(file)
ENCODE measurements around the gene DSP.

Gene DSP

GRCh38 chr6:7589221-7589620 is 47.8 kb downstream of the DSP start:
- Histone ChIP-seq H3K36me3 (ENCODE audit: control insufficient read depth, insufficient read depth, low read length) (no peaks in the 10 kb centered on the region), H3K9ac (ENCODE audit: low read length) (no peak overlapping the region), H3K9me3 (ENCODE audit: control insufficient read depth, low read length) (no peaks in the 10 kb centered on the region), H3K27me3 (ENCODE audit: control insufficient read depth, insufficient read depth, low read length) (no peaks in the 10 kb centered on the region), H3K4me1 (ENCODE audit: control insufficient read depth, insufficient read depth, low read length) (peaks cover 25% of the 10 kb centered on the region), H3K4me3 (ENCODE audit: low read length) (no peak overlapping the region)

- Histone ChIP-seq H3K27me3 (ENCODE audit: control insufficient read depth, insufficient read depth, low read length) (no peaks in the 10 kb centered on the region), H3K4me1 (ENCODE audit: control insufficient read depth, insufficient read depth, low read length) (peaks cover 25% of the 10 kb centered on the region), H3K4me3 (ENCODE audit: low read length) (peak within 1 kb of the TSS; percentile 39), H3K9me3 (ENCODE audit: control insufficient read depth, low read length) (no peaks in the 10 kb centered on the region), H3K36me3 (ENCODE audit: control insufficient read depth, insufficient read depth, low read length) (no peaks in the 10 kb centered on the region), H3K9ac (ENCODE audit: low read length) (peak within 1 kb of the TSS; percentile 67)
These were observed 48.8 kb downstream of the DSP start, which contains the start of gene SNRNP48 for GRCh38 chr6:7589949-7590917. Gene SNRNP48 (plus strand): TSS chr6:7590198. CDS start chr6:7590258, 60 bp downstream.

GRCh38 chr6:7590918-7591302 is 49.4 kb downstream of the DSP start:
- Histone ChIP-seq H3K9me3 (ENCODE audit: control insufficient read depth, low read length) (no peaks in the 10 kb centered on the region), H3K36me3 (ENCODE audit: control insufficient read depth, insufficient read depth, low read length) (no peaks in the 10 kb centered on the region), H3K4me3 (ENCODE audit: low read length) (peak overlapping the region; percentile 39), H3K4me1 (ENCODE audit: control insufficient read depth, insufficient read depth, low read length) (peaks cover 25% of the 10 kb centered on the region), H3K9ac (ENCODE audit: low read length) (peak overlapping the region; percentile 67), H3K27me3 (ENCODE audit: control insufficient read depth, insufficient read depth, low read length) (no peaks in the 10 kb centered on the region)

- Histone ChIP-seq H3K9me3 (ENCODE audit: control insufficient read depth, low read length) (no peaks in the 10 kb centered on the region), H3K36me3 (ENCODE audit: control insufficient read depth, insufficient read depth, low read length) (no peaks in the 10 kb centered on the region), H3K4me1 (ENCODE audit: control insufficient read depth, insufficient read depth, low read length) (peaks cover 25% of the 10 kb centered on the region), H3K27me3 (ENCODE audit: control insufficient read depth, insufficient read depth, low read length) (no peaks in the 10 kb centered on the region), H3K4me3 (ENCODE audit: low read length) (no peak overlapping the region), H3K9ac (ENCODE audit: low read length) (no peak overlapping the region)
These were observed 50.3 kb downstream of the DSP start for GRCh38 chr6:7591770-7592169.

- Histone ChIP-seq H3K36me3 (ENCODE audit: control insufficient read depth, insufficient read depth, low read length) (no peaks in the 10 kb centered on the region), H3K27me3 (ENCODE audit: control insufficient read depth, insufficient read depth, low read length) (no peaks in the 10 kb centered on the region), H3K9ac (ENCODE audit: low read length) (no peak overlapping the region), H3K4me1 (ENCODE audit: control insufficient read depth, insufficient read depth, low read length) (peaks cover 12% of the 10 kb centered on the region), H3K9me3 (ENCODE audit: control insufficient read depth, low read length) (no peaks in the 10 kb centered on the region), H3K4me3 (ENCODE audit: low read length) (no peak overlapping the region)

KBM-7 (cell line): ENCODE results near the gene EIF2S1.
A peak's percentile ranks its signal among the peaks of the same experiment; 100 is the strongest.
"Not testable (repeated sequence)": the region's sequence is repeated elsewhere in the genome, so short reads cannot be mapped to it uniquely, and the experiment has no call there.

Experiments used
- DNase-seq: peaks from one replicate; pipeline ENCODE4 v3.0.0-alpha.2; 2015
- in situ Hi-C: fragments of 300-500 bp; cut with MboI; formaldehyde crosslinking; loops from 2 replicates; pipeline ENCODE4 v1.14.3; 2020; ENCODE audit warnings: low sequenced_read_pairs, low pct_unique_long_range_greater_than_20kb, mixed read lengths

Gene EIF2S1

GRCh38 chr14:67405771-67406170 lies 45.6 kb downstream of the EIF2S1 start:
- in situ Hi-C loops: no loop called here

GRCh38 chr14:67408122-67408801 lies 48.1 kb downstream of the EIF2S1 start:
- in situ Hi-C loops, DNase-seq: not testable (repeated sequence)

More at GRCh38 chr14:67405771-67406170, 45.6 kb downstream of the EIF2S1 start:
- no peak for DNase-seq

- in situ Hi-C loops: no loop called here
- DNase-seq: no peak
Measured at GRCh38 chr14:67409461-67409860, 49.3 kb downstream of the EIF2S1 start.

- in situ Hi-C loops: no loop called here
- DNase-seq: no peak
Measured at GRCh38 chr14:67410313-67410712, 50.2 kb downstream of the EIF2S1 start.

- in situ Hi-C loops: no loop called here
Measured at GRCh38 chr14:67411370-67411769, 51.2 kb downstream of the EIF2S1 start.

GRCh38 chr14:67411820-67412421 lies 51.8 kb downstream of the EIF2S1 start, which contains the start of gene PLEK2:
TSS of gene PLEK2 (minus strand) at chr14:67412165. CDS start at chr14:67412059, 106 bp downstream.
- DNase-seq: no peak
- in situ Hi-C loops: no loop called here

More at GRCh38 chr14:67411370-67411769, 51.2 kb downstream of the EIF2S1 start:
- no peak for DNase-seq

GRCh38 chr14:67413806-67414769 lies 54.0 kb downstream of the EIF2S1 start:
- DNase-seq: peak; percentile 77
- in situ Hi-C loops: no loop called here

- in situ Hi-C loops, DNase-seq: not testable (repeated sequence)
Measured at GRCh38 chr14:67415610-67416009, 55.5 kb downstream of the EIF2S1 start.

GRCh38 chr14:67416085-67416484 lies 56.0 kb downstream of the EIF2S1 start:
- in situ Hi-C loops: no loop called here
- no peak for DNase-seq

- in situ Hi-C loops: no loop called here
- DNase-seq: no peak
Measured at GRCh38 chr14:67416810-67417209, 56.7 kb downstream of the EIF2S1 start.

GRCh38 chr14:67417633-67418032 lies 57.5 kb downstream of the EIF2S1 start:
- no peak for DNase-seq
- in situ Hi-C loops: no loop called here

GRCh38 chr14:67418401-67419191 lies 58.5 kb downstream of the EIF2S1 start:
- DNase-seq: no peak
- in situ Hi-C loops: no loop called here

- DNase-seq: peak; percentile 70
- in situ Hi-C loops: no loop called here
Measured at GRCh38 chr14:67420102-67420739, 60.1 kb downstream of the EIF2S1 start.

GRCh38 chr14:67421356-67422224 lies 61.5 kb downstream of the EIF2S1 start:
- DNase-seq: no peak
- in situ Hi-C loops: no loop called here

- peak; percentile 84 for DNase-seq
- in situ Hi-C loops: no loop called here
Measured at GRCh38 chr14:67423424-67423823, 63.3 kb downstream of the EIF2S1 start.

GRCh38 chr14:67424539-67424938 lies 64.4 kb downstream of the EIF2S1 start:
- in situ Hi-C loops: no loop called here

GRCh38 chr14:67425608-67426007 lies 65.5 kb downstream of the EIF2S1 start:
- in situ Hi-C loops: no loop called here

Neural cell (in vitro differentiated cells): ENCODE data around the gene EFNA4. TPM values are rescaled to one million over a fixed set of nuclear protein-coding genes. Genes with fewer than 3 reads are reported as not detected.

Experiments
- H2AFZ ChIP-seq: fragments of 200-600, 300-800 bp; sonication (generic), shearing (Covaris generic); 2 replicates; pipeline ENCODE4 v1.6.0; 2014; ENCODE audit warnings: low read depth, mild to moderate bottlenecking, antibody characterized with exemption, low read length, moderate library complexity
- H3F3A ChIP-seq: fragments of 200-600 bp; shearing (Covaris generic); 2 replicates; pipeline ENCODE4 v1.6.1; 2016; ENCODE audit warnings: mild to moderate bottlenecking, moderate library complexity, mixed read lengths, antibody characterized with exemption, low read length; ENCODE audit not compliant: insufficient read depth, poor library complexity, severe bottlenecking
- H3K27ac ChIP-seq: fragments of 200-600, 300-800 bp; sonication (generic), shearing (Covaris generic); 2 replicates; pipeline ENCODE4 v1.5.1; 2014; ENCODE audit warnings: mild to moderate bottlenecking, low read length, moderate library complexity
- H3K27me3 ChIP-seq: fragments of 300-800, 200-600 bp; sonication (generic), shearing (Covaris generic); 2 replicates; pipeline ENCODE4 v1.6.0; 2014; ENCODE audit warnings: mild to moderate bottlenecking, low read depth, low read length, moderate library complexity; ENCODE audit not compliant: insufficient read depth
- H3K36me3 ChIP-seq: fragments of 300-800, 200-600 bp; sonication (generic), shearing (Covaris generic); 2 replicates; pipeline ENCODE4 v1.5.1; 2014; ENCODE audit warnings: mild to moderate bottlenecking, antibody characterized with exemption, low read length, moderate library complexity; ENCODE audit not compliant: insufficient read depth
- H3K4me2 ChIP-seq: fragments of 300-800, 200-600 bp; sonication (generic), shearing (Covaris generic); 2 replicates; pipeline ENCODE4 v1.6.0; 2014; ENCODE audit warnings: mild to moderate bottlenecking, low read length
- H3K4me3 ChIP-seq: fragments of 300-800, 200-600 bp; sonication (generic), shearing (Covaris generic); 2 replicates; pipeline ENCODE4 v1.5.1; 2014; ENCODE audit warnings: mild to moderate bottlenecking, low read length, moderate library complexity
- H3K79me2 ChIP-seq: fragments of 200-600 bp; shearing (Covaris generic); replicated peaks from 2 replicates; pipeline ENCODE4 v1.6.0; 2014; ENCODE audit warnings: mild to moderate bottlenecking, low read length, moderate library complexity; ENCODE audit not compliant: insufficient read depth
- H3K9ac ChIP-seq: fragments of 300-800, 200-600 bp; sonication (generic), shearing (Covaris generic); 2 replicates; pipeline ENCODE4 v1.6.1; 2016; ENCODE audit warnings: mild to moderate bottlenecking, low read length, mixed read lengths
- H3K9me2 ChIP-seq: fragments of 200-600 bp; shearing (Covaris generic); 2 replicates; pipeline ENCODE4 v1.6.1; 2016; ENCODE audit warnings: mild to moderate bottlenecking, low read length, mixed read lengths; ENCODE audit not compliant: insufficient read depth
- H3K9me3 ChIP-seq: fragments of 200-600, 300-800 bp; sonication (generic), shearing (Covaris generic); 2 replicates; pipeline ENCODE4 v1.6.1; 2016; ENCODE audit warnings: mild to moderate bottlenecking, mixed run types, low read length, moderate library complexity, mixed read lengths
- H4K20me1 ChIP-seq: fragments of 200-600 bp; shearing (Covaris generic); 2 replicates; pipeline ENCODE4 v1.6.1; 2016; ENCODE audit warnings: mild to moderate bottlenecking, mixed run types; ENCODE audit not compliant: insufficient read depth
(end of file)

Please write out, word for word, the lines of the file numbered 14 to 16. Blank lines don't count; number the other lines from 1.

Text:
"Not testable (repeated sequence)": the region's sequence is repeated elsewhere in the genome, so short reads cannot be mapped to it uniquely, and the experiment has no call there.

Experiments used
- DNase-seq: peaks from one replicate; pipeline ENCODE4 v3.0.0-alpha.2; 2015